In a meeting last week, Leadership Transformations’ Matt Scott spoke of his desire to live with hands less clinched and grasping… more open. It was an outward symbol of a deeper Grace he sought: wanting to detach from secondary things… to the end that his hands would be freer and more open to accept the primary things of God in his life.
In a follow-up ministry note, he would expand on this notion–emphasizing its relationship to the season we are now navigating in the Church…
The Lenten journey invites us to let go. To open our hands. To release…
Jim Branch writes: “In the end, there are only two ways to live. We can live with either clenched fists or with open hands. You can’t have them both. ” (A Devotional Guide For Every Season Of Your Life, p. 195)
When we clench and close our fists, we live from a place of refusal and resistance. Refusal to let go, resistant to trust and relinquish control.
Listening to (and reading) Scott’s words, a favorite stewardship illustration from my preaching days came to mind–something along these lines…
I understand that in Asia, they have a rather ingenious way of catching monkeys in the wild. All they need is a jug with a narrow neck at the top (wide enough to accommodate a monkeys open hand), a couple of ropes, some nuts, and a net.
Placing the nuts in the jug and tying it to a tree or two, they’ll lay in wait. Isn’t long til the monkey comes and reaches into the jar for a snack. Even as hunters approach, the monkey is disinclined to let go of the nuts. It is “trapped” by its balled-up fist. All you have to do is throw a net… and, voila, you got yourself a monkey!
In typical stewardship messages, I’d invariably relate that illustration to Paul’s admonition in I Timothy 6:10 about how “the love of money is the root of evil.” Mind you, I’d point out, it is not money per se that is the root of evil and our entrapment – no, more than it is the nut which captures the monkey! No, it’s the love of – the addiction to – these things that is the basis of the downfall of many a human… and monkey!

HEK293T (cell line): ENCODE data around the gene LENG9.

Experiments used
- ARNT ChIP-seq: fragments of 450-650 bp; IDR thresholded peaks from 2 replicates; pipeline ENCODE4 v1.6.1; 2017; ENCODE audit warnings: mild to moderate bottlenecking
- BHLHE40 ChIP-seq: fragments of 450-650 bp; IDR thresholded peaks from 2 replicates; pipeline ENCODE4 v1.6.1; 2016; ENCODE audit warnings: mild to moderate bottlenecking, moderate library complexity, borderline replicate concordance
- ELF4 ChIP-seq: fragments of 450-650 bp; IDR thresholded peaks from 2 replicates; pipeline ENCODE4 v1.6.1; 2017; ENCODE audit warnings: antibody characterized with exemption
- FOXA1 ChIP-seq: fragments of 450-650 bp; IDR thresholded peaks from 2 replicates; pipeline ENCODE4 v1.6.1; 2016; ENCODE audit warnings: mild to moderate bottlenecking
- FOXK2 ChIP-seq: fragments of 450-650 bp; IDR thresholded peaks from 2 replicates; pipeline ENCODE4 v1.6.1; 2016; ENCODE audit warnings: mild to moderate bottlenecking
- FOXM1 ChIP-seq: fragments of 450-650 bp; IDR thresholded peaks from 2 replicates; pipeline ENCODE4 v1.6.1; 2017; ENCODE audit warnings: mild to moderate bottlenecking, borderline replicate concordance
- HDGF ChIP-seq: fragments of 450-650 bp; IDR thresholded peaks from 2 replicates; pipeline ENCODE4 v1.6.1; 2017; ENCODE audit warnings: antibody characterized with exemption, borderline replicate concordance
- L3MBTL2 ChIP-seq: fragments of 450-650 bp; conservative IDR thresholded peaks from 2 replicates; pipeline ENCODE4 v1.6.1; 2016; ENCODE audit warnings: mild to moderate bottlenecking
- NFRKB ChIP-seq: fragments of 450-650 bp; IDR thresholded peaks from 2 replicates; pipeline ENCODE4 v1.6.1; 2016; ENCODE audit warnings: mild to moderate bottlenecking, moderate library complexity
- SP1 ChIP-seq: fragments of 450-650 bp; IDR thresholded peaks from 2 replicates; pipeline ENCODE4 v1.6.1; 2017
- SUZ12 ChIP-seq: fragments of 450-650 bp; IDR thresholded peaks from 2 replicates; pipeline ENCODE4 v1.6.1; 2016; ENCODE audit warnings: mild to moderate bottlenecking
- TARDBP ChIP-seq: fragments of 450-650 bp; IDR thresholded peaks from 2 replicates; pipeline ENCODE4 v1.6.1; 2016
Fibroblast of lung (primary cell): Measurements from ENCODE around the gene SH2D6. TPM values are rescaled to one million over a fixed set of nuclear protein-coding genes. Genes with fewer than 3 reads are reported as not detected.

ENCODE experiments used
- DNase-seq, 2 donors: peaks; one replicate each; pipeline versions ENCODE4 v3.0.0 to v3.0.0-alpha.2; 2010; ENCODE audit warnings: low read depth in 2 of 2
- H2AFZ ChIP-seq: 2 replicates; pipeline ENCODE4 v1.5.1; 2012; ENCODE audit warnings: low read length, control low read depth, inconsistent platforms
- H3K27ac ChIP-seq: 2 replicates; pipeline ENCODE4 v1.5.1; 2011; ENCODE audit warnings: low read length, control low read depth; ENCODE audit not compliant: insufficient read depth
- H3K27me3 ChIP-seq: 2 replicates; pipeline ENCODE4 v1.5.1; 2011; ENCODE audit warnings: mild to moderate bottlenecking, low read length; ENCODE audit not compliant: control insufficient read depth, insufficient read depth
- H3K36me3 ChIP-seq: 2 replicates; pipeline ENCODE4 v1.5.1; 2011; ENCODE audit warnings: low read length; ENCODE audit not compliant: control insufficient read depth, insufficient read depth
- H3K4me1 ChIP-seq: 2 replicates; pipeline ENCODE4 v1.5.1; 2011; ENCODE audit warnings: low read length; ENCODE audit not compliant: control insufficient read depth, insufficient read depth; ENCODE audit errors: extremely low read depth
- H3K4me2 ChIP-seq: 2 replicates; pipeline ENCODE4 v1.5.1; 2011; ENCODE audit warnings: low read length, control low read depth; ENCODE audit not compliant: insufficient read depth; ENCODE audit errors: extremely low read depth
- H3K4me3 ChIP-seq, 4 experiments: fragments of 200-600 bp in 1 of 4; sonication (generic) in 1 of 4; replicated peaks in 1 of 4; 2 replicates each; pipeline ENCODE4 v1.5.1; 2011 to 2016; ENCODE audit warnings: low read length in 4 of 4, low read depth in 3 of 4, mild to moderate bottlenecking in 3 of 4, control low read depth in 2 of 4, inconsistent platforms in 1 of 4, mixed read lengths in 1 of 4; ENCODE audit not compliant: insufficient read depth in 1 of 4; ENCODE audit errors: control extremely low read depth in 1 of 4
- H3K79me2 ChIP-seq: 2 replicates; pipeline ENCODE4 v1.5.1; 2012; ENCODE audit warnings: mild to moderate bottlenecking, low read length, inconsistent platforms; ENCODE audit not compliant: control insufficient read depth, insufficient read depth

Scott’s words in mind, the illustration is about a lot more than money, isn’t it? Or, perhaps we might say, Christian stewardship goes well beyond the financial and the material, doesn’t it?! (Christian stewardship, I have emphasized through the years, is our co-management, with God, of all that God has entrusted to us for a season – and that goes well beyond cash-ews!)
Father Thomas Keating reduced the temptations – Christ and ours – to three fundamental programs of human happiness: what I have, what I do, and what people think of me. To be sure, “what I have” – including money – is there in the mix. But, let’s not belittle the mix of “nuts” we seek to grasp — things like looks and health and image and status…
Detachment would appear to be a part of what Rohr and others call “The Perennial Tradition” – the spiritual stream with courses through all the world’s religious systems. Grasping and controlling have a way of enslaving. It’s in the relinquishment and the letting go that we are most free to live and to receive what Life has to offer.
“Whoever tries to keep their life will lose it,” Jesus said,
“and whoever loses their life will preserve it.” (Luke 17:33)
It’s certainly a message at the heart of Lent, is it not?
Yes, don’t get caught with your hand in the monkey jar!